Our second backstory recipient is Frannie, though she is largely relegated to the sidelines of Harold’s flashbacks. So far, we’ve only really seen her story at the points where it intersects with his. Here again, I worry about how this is going to play out for folks new to The Stand. They hint that there’s something she wants to talk to her dad about, then we leap ahead to Boulder where she is pregnant and Harold wants to kill her and Stu. That leaves a lot of blanks to be filled in.

The big change in Frannie’s story is her suicide attempt, which did not happen in the novel. I’m not against it, but I do find it a bit of a hard sell. They did make a point of establishing that she “had some experience with loss” with a younger brother who died. She has to watch her dad die before her eyes, and is left with the sole responsibility of burying him. That is a lot to deal with.

Still, you get the feeling that it’s Harold’s parting shot of “No one’s coming, Fran” that pushed her over the edge. Despite everything, Frannie is still an optimist. She was holding on to hope and a belief in the system. Harold dashes that for her, pointing out that it was probably the people in charge of that system who did this. His remarks set the stage for the horror of dealing with her dad’s bloated dead body and reframe the tragedy of it all. The changes in Harold’s story instigate this change in Frannie’s story, as his darkness rubs off on her, just a little.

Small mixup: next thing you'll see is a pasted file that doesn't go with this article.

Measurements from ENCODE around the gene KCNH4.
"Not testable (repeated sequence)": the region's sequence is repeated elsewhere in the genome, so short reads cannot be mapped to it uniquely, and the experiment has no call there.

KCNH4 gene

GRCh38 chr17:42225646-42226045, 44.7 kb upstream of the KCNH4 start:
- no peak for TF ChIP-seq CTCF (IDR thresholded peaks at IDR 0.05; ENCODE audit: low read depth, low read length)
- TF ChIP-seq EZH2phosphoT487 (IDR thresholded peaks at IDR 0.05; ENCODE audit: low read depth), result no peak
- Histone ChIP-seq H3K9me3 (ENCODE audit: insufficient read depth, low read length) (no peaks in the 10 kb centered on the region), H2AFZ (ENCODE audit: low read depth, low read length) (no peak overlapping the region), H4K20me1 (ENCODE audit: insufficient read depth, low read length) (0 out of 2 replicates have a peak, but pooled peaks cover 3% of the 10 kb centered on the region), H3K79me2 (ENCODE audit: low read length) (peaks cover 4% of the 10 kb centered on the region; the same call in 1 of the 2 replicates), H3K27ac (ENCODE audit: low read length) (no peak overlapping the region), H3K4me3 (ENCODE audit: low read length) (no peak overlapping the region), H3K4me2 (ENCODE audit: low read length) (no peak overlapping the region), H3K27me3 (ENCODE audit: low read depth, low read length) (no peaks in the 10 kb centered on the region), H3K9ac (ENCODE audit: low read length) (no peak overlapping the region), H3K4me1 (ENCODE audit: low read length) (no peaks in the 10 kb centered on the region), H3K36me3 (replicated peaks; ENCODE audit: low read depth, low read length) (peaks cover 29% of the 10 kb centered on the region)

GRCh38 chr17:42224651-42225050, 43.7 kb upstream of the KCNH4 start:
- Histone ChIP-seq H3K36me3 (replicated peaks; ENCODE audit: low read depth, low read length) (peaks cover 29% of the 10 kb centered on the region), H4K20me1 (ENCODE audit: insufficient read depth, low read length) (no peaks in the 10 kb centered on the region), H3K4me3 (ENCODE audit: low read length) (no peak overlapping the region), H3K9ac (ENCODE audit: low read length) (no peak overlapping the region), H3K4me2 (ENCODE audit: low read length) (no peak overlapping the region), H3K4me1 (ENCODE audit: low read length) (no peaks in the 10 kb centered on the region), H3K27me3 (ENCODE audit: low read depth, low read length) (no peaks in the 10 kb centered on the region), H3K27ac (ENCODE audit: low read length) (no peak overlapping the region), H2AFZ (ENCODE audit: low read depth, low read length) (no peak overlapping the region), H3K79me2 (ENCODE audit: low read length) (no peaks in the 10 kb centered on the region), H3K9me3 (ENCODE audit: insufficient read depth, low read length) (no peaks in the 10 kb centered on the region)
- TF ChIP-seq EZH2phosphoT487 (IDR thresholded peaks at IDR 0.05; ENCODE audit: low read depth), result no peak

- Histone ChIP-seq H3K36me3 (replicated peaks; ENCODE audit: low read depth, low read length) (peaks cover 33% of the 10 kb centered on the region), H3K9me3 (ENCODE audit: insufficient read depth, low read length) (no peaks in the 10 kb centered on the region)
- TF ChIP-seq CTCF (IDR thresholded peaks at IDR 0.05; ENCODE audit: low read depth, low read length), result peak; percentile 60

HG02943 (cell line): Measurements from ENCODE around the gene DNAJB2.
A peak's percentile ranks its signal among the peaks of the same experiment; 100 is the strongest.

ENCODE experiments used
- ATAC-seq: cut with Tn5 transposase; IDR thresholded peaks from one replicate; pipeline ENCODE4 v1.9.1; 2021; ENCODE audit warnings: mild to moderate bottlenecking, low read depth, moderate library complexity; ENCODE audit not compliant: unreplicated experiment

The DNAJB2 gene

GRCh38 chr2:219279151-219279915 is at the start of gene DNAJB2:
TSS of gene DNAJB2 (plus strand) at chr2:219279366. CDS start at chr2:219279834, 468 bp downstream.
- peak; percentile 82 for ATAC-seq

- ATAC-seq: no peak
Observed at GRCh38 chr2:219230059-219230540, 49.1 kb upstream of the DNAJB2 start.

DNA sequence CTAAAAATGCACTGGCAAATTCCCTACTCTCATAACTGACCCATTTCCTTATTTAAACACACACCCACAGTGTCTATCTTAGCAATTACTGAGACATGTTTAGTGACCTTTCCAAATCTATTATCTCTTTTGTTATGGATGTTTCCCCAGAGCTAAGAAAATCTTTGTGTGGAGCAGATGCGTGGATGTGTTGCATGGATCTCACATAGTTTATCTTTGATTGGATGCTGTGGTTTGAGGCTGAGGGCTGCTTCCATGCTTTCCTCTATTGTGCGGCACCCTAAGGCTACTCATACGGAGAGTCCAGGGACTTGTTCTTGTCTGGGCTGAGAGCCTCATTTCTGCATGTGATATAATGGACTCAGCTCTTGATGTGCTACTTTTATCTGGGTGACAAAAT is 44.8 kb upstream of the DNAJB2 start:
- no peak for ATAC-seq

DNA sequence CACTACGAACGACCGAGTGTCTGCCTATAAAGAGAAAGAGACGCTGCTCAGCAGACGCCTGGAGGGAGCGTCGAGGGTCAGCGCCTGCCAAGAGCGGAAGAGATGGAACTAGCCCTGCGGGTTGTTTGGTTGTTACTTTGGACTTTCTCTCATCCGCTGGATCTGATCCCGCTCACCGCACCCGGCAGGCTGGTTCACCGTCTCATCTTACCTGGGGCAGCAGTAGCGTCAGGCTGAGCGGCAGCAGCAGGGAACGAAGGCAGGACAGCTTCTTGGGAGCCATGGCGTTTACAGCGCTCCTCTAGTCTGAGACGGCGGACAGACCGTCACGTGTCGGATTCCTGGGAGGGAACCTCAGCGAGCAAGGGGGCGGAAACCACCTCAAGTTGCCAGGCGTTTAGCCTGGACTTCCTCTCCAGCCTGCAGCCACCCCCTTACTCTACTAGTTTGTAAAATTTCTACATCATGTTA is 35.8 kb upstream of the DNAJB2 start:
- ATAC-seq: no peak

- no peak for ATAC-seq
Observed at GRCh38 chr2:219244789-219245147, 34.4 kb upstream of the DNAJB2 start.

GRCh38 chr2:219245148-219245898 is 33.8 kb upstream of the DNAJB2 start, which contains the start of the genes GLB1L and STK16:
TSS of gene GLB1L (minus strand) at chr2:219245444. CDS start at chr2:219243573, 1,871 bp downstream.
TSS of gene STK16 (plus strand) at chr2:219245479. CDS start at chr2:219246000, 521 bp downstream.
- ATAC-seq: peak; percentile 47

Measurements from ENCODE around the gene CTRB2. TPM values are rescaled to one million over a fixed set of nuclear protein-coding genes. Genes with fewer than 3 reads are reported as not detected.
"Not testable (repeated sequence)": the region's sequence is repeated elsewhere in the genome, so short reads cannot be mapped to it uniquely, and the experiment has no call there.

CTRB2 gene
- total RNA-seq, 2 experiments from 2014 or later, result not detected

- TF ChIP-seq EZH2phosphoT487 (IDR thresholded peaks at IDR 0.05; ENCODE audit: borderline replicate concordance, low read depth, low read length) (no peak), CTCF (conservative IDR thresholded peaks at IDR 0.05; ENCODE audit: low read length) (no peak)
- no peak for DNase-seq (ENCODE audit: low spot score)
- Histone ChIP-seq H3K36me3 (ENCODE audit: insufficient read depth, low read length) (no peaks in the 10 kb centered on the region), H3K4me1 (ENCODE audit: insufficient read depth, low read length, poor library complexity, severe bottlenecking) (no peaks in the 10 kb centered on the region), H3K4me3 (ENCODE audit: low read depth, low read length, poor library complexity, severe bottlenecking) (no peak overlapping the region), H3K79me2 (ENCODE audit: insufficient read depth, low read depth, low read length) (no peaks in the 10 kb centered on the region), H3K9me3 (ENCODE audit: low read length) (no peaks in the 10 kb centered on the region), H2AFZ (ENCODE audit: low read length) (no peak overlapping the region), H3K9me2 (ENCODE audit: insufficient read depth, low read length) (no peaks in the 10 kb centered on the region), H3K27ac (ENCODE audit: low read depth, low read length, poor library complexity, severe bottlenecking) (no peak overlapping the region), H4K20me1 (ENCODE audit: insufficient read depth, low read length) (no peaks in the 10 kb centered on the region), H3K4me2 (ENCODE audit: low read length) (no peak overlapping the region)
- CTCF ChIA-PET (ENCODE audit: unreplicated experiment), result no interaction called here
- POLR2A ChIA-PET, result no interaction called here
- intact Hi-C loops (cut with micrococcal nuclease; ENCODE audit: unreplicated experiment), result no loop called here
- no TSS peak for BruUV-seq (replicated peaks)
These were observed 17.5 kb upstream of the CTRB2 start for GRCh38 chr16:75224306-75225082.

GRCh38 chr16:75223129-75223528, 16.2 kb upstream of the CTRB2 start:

The Stand S1E1 - Stu stands in front of Hap's gas station looking out with a curious look on his face
“Turn off your pumps, Hap.”

Stu Redman

Stu is third main character to be featured. Not so much to show us Stu, but rather to show us the origin of the super flu, i.e. Captain Trips. His flashbacks are not even anchored by anything in the present. They just kind of get shoehorned in. We don’t really know Stu yet.

His character, quiet and steadfast, comes out in the face of adversity in the novel. His captivity is much less pleasant, and his final escape even worse. The whole experience essentially leaves him with PTSD. Here, he’s all buddy-buddy with the staff, and not really under any threat until Cobb shows up. General Starkey has a final word with him and just cuts him loose. I wonder what this Stu is going to be like without the trauma of that experience.